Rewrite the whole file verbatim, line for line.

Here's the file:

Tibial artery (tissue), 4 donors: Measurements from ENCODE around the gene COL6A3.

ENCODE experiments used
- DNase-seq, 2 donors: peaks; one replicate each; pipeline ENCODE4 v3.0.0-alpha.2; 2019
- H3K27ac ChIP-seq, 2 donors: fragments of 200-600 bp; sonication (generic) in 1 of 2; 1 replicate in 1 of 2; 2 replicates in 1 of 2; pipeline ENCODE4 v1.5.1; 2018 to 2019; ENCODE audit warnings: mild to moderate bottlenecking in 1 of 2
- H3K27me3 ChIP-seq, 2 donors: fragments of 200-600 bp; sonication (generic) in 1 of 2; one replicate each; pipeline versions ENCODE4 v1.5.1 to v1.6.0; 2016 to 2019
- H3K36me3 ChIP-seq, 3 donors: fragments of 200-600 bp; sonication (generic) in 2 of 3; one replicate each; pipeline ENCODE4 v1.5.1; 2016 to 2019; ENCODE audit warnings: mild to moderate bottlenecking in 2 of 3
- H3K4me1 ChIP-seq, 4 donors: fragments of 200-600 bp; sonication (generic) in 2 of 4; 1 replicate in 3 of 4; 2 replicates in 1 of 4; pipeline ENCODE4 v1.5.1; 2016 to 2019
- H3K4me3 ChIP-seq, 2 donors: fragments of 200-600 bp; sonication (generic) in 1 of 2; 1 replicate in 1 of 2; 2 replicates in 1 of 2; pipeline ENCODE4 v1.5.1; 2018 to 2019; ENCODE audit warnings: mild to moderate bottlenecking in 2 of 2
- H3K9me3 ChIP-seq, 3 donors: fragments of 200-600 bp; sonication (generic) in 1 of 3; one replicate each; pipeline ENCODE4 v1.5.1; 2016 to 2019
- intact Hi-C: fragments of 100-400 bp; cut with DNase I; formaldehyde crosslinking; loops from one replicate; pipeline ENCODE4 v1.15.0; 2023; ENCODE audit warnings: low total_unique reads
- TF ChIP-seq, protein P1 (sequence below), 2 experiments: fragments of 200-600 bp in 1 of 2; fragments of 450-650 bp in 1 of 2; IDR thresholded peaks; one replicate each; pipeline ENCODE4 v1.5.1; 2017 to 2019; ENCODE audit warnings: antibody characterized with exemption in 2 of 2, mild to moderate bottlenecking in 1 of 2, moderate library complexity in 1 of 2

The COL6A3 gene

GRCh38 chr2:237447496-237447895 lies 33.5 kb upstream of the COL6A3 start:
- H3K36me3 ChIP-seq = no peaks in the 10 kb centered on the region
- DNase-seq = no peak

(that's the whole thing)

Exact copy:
Tibial artery (tissue), 4 donors: Measurements from ENCODE around the gene COL6A3.

ENCODE experiments used
- DNase-seq, 2 donors: peaks; one replicate each; pipeline ENCODE4 v3.0.0-alpha.2; 2019
- H3K27ac ChIP-seq, 2 donors: fragments of 200-600 bp; sonication (generic) in 1 of 2; 1 replicate in 1 of 2; 2 replicates in 1 of 2; pipeline ENCODE4 v1.5.1; 2018 to 2019; ENCODE audit warnings: mild to moderate bottlenecking in 1 of 2
- H3K27me3 ChIP-seq, 2 donors: fragments of 200-600 bp; sonication (generic) in 1 of 2; one replicate each; pipeline versions ENCODE4 v1.5.1 to v1.6.0; 2016 to 2019
- H3K36me3 ChIP-seq, 3 donors: fragments of 200-600 bp; sonication (generic) in 2 of 3; one replicate each; pipeline ENCODE4 v1.5.1; 2016 to 2019; ENCODE audit warnings: mild to moderate bottlenecking in 2 of 3
- H3K4me1 ChIP-seq, 4 donors: fragments of 200-600 bp; sonication (generic) in 2 of 4; 1 replicate in 3 of 4; 2 replicates in 1 of 4; pipeline ENCODE4 v1.5.1; 2016 to 2019
- H3K4me3 ChIP-seq, 2 donors: fragments of 200-600 bp; sonication (generic) in 1 of 2; 1 replicate in 1 of 2; 2 replicates in 1 of 2; pipeline ENCODE4 v1.5.1; 2018 to 2019; ENCODE audit warnings: mild to moderate bottlenecking in 2 of 2
- H3K9me3 ChIP-seq, 3 donors: fragments of 200-600 bp; sonication (generic) in 1 of 3; one replicate each; pipeline ENCODE4 v1.5.1; 2016 to 2019
- intact Hi-C: fragments of 100-400 bp; cut with DNase I; formaldehyde crosslinking; loops from one replicate; pipeline ENCODE4 v1.15.0; 2023; ENCODE audit warnings: low total_unique reads
- TF ChIP-seq, protein P1 (sequence below), 2 experiments: fragments of 200-600 bp in 1 of 2; fragments of 450-650 bp in 1 of 2; IDR thresholded peaks; one replicate each; pipeline ENCODE4 v1.5.1; 2017 to 2019; ENCODE audit warnings: antibody characterized with exemption in 2 of 2, mild to moderate bottlenecking in 1 of 2, moderate library complexity in 1 of 2

The COL6A3 gene

GRCh38 chr2:237447496-237447895 lies 33.5 kb upstream of the COL6A3 start:
- H3K36me3 ChIP-seq = no peaks in the 10 kb centered on the region
- DNase-seq = no peak